“[Nevada’s] message is this: forget about worship and head for the slot machines…."
ADF attorneys are representing Calvary Chapel Dayton Valley as it challenges Nevada Governor Steve Sisolak’s COVID-19 restrictions, which treat religious gatherings worse than similar secular gatherings. In November, ADF filed the church's second petition to the Supreme Court asking it to correct this unconstitutional treatment of churches.
While ADF awaits the Supreme Court’s decision, the case moves forward in the lower courts. Today, ADF attorneys are defending Calvary Chapel at the U.S. Court of Appeals for the 9th Circuit.
When Nevada Governor Steve Sisolak first began reopening the state in June, his order capped churches to 50 people maximum, while the state’s world-famous casinos were allowed to welcome up to half capacity. Put another way: “…if a casino and a church both have capacity for 2,000, the casino can entertain 1,000 gamblers while the church can only host 50 of its faithful for worship.”
The “science” of why 50 worshippers pose the same risk as 1,000 casino patrons (20 times the allowed number of churchgoers) defies reason.
Perhaps it’s the economics of the gambling—the tourism and tax dollars that come with it. But the Governor seems to have forgotten two things:
- The First Amendment is priceless; and
- His executive power, even in times of crisis, is not absolute.
As ADF attorneys argued in our reply brief to the 9th Circuit: “Restricting religious gatherings for more than five months, with no end in sight, is not a rapidly changing, temporary measure that deserves substantial deference. It is government overreach in clear violation of constitutional principles.”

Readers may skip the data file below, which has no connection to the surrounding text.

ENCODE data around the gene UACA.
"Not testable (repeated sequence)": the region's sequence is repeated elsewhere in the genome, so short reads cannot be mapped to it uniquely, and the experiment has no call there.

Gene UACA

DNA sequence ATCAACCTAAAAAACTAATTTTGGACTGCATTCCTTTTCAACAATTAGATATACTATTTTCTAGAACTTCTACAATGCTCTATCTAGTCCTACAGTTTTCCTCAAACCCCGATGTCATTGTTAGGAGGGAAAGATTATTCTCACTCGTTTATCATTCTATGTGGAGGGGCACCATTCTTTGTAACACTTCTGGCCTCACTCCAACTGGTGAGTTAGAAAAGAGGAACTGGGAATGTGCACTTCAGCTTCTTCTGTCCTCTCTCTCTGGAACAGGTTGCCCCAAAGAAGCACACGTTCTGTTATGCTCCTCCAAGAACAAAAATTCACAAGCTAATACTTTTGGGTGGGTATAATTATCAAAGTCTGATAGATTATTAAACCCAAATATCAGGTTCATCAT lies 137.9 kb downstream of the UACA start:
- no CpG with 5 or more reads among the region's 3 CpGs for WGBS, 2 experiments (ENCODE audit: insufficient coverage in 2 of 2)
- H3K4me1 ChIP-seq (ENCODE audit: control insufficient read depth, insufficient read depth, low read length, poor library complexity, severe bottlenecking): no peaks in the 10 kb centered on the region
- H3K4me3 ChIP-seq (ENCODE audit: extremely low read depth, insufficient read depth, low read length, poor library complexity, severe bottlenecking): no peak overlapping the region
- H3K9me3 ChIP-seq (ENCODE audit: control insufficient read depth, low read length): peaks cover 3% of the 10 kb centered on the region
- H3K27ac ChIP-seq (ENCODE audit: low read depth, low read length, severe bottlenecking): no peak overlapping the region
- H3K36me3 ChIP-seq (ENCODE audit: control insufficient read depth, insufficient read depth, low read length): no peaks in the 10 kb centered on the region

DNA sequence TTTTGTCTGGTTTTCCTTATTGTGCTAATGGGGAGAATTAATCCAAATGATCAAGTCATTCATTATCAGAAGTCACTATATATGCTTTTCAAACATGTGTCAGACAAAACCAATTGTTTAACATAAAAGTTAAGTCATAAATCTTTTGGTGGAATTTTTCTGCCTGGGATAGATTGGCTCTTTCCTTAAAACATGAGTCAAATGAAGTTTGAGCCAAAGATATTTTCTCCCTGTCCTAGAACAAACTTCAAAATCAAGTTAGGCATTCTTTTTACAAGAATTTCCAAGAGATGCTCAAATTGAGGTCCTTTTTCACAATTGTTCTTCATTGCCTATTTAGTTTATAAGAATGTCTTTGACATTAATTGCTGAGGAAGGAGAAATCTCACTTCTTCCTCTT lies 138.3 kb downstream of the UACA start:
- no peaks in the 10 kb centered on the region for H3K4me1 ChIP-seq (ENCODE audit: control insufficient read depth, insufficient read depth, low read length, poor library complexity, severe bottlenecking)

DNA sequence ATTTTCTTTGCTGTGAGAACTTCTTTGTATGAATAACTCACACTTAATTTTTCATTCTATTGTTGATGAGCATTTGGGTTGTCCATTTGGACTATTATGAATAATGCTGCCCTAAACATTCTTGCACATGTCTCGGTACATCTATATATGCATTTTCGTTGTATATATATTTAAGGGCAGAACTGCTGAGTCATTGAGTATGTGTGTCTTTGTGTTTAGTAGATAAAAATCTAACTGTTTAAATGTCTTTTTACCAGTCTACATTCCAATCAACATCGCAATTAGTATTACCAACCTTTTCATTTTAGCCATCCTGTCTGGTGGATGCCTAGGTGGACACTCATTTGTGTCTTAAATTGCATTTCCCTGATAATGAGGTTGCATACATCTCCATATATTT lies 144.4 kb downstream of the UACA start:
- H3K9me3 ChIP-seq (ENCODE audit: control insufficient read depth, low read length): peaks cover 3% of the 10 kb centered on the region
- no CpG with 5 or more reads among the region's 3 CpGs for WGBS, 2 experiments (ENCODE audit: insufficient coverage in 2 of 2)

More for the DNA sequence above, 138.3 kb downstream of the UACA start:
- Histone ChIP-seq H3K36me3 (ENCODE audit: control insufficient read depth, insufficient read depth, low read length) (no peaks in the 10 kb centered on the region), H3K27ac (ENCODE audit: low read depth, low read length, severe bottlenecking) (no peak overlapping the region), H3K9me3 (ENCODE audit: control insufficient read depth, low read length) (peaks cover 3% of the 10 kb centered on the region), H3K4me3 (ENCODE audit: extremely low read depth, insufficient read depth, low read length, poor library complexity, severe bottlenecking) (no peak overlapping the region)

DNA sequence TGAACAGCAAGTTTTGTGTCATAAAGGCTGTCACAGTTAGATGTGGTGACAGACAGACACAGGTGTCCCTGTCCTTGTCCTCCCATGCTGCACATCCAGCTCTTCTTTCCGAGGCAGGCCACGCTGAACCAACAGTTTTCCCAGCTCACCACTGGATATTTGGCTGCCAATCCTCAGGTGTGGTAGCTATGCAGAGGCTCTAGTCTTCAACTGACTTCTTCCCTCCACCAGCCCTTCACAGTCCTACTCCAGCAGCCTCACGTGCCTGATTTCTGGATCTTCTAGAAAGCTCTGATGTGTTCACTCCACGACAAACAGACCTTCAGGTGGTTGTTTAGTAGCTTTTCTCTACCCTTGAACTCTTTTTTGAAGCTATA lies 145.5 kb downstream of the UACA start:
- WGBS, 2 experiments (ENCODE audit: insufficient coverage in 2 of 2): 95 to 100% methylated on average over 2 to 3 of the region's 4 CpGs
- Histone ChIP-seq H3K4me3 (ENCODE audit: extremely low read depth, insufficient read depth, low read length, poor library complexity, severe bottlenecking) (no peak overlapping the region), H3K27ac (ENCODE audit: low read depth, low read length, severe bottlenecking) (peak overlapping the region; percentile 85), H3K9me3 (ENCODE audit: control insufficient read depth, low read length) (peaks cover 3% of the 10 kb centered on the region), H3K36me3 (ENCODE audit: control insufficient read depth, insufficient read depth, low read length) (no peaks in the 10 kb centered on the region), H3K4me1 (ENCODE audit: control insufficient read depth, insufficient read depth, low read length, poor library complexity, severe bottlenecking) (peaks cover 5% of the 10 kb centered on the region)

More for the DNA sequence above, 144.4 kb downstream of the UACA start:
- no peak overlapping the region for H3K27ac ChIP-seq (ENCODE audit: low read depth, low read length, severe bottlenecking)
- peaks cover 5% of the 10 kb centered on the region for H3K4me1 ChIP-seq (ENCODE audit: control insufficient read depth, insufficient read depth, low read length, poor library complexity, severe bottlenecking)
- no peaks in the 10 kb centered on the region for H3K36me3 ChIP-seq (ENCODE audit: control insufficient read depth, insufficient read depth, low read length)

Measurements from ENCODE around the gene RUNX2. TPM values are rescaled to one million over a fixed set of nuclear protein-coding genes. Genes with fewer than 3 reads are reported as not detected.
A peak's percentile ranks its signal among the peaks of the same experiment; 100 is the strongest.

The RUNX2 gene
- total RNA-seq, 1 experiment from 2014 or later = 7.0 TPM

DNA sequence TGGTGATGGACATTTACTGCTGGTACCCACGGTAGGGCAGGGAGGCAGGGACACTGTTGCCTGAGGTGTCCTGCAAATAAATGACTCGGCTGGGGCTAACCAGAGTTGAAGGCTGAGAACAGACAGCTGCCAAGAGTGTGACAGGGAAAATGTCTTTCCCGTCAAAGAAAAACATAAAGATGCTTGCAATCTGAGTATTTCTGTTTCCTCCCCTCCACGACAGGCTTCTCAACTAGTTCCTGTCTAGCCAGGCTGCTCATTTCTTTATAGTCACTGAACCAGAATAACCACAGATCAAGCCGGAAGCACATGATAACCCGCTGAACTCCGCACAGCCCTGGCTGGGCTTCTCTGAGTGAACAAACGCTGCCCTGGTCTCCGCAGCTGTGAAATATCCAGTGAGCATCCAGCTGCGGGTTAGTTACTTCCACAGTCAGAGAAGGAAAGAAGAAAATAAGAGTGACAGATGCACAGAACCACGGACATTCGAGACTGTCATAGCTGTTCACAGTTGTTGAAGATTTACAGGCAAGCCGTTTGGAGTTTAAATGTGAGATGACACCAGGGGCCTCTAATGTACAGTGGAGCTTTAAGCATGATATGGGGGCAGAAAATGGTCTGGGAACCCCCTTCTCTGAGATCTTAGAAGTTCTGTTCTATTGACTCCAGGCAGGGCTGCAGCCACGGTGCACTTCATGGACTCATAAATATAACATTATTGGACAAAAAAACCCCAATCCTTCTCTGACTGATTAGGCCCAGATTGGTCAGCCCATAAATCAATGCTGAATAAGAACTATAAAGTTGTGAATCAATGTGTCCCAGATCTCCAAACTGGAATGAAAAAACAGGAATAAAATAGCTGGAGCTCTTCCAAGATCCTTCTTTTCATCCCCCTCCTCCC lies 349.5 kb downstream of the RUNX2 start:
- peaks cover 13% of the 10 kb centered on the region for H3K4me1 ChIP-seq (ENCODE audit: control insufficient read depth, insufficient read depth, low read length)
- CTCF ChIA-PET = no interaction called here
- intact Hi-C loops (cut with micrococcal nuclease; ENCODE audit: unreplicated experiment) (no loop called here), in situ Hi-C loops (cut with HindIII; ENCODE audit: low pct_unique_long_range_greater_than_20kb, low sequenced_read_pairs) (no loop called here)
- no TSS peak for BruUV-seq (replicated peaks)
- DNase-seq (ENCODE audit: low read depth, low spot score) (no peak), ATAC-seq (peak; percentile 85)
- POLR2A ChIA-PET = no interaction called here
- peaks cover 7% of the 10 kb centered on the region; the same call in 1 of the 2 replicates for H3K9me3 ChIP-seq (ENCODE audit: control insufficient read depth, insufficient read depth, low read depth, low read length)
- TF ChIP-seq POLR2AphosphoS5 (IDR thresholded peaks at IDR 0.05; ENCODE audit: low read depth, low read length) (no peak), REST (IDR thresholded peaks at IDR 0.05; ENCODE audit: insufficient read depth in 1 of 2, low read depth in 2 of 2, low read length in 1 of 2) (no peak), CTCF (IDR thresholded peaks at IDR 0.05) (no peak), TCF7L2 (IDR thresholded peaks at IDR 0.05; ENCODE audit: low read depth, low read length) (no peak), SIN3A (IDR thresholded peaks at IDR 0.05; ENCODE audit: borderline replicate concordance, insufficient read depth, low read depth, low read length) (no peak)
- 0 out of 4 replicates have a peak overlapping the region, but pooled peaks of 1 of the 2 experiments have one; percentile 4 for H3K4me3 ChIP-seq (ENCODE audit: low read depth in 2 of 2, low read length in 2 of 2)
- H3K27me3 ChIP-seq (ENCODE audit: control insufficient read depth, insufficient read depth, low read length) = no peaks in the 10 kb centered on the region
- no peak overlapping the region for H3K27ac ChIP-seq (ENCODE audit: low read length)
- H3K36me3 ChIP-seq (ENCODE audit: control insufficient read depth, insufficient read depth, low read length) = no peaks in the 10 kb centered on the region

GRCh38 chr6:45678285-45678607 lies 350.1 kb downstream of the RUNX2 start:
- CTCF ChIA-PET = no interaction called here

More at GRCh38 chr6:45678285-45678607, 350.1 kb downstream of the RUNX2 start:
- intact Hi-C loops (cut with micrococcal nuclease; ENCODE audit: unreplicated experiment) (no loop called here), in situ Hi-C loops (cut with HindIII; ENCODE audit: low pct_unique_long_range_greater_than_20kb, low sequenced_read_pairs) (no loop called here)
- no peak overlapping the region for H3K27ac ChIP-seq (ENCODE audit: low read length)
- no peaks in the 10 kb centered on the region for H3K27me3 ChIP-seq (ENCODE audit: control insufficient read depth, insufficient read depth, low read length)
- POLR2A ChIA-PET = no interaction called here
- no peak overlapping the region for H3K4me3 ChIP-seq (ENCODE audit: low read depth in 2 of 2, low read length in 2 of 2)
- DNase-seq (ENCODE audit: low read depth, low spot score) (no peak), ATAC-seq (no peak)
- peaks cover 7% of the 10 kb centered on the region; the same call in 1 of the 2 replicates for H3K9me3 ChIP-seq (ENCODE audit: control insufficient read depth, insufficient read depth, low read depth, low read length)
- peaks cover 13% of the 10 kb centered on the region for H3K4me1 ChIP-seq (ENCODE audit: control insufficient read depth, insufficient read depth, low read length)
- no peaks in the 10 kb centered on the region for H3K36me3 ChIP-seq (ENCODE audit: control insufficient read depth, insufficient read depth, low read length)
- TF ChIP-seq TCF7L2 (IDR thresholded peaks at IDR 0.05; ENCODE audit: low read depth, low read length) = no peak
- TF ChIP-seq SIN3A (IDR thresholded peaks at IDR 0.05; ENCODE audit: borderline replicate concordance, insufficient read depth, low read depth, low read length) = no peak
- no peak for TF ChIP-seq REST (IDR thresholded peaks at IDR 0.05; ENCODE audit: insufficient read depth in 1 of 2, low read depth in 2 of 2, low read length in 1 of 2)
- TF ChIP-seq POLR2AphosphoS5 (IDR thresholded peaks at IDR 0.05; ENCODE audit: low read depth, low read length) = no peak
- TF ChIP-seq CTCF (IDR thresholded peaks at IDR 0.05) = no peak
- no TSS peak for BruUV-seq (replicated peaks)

All Calvary Chapel is asking for is the ability to meet under the half-capacity rule like casinos, including the one less than five miles from the church.
After all, the “new normal” should never include an infringement on our constitutionally protected freedom of religion.
Learn more about how your church can support this church and others harmed by government overreach during COVID-19.
Religious FreedomDoes Artistic Freedom Still Exist? Lorie Smith Asks Supreme Court to Weigh In and Say Yes
Lorie Smith could use some clarity—as could creative professionals across the country.
Religious FreedomThis Alarming 10th Circuit Decision Said That the Government Can Both Compel and Silence Speech
The court ruled 2-1 that the state of Colorado can force Lorie to design and publish websites promoting messages that violate her religious beliefs.
Religious Freedom10th Circuit Court Ruling Puts Freedom of Speech On the Chopping Block
If the state can override the First Amendment in this situation, then everyone's rights are on the chopping block.